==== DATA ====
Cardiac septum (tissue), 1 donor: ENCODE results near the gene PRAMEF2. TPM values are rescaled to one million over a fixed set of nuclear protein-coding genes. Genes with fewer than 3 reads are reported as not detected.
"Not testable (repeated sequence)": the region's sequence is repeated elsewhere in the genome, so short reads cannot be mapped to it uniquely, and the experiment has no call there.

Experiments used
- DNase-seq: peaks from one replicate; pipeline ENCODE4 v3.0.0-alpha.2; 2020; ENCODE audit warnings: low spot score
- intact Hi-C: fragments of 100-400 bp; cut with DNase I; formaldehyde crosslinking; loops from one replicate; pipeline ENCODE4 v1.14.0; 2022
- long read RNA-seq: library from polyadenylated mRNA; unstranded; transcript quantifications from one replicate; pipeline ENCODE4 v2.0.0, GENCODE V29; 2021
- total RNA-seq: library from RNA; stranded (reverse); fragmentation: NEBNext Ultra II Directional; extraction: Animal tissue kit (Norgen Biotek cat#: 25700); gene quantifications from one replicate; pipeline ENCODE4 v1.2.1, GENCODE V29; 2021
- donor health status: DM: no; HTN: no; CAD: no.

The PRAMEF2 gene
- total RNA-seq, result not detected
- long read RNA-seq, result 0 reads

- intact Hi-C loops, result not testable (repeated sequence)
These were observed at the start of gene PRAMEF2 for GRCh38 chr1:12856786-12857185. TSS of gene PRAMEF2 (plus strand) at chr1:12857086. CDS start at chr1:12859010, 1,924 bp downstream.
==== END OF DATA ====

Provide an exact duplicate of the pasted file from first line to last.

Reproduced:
Cardiac septum (tissue), 1 donor: ENCODE results near the gene PRAMEF2. TPM values are rescaled to one million over a fixed set of nuclear protein-coding genes. Genes with fewer than 3 reads are reported as not detected.
"Not testable (repeated sequence)": the region's sequence is repeated elsewhere in the genome, so short reads cannot be mapped to it uniquely, and the experiment has no call there.

Experiments used
- DNase-seq: peaks from one replicate; pipeline ENCODE4 v3.0.0-alpha.2; 2020; ENCODE audit warnings: low spot score
- intact Hi-C: fragments of 100-400 bp; cut with DNase I; formaldehyde crosslinking; loops from one replicate; pipeline ENCODE4 v1.14.0; 2022
- long read RNA-seq: library from polyadenylated mRNA; unstranded; transcript quantifications from one replicate; pipeline ENCODE4 v2.0.0, GENCODE V29; 2021
- total RNA-seq: library from RNA; stranded (reverse); fragmentation: NEBNext Ultra II Directional; extraction: Animal tissue kit (Norgen Biotek cat#: 25700); gene quantifications from one replicate; pipeline ENCODE4 v1.2.1, GENCODE V29; 2021
- donor health status: DM: no; HTN: no; CAD: no.

The PRAMEF2 gene
- total RNA-seq, result not detected
- long read RNA-seq, result 0 reads

- intact Hi-C loops, result not testable (repeated sequence)
These were observed at the start of gene PRAMEF2 for GRCh38 chr1:12856786-12857185. TSS of gene PRAMEF2 (plus strand) at chr1:12857086. CDS start at chr1:12859010, 1,924 bp downstream.